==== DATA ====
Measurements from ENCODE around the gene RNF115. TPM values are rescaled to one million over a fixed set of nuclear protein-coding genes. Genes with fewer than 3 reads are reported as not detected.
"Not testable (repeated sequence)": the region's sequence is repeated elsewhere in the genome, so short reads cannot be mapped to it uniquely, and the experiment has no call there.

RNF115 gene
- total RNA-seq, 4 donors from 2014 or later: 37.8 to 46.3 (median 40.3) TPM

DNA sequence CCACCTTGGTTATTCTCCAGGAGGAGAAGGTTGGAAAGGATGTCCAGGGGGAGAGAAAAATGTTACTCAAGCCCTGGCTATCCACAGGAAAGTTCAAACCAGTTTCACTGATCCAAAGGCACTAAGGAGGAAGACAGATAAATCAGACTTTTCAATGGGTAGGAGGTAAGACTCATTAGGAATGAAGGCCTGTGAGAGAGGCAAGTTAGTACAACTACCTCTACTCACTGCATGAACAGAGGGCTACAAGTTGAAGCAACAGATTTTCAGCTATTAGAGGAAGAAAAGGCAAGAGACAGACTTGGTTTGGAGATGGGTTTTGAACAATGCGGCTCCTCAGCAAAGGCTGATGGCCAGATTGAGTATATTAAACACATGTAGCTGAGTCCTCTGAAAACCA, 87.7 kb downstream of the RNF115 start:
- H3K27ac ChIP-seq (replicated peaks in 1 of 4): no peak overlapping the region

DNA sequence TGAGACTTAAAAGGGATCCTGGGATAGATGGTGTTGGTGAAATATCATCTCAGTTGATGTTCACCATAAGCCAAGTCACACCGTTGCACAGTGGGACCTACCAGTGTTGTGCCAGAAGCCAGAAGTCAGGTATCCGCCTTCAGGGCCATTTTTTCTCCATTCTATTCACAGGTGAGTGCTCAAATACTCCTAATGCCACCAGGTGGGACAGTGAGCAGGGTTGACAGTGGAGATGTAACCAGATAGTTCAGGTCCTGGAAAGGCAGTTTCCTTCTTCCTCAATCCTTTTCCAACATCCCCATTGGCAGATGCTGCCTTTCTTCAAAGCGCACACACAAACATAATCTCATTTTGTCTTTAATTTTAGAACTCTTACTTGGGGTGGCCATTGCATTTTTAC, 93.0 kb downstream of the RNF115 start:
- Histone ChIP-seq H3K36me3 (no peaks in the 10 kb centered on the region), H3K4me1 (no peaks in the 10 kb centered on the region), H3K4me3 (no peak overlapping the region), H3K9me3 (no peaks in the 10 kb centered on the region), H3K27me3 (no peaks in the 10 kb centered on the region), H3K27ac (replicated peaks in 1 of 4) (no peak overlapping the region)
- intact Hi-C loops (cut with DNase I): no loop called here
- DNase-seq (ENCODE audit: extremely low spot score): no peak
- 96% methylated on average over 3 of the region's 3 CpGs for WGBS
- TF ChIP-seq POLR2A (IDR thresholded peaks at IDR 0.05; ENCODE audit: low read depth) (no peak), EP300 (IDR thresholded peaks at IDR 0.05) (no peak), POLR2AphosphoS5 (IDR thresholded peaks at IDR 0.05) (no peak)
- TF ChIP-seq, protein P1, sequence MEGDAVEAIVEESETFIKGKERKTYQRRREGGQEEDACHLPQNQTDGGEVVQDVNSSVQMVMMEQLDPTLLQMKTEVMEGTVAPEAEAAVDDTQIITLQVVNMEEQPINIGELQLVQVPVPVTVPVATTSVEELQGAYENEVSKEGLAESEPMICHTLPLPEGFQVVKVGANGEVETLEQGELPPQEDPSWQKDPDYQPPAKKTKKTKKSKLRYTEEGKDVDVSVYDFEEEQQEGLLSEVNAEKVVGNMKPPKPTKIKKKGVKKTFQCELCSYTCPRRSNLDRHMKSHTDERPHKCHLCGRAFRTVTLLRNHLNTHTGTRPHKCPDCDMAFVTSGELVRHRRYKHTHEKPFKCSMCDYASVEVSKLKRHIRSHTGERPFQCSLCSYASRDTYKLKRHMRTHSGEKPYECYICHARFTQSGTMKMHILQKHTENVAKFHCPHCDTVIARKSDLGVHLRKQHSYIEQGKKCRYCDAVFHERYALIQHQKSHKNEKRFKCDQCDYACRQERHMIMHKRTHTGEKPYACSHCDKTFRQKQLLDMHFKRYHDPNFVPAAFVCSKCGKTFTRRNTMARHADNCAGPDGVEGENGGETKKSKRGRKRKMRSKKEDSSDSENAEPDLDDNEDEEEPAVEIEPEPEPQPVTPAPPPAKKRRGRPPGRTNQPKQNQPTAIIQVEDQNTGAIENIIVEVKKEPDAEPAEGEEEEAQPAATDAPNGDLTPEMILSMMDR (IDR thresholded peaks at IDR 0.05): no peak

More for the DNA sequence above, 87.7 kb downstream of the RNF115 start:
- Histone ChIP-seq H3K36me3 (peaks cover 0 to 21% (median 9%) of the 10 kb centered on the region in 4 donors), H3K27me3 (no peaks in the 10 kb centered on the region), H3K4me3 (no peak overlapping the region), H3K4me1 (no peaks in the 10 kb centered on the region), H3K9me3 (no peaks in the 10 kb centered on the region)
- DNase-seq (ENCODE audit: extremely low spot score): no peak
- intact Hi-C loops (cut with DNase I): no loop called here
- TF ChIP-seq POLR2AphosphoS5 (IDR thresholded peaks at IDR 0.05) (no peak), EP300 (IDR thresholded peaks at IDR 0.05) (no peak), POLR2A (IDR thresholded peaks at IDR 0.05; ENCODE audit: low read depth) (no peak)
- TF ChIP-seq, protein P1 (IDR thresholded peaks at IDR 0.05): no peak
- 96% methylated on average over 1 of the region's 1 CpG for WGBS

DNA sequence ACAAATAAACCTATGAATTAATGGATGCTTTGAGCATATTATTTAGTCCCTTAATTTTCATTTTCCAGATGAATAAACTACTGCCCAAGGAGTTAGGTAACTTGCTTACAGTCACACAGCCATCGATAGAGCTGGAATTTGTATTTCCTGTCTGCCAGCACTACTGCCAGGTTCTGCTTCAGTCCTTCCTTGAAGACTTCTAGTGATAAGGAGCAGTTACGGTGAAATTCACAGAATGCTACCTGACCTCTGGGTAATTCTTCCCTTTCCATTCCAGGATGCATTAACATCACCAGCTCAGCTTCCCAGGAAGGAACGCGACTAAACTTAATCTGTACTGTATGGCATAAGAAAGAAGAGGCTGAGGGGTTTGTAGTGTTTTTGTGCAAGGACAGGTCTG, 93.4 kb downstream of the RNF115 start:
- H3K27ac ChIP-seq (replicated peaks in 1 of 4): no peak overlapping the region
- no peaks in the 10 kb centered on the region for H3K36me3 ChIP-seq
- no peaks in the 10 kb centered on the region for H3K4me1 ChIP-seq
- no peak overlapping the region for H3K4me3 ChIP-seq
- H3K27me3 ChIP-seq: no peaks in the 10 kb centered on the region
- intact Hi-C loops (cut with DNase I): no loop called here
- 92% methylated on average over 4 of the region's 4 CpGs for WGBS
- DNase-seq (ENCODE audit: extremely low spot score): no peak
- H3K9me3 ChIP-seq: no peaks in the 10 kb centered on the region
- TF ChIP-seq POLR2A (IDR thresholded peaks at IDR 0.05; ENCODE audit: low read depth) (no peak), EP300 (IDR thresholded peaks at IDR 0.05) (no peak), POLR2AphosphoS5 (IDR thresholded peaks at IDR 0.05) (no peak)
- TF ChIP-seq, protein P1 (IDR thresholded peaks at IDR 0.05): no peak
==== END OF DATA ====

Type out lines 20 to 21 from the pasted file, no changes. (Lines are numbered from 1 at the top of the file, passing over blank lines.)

- 96% methylated on average over 1 of the region's 1 CpG for WGBS

DNA sequence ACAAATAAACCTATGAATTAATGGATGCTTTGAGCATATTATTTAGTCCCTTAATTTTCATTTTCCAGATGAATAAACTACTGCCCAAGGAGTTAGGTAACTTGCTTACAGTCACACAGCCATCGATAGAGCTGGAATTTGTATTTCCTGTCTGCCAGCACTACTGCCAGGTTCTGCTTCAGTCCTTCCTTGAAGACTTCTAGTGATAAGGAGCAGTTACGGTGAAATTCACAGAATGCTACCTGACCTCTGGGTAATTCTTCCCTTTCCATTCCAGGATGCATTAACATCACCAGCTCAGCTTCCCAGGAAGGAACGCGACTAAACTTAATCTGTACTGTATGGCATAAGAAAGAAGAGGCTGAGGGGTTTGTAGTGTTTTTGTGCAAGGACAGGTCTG, 93.4 kb downstream of the RNF115 start: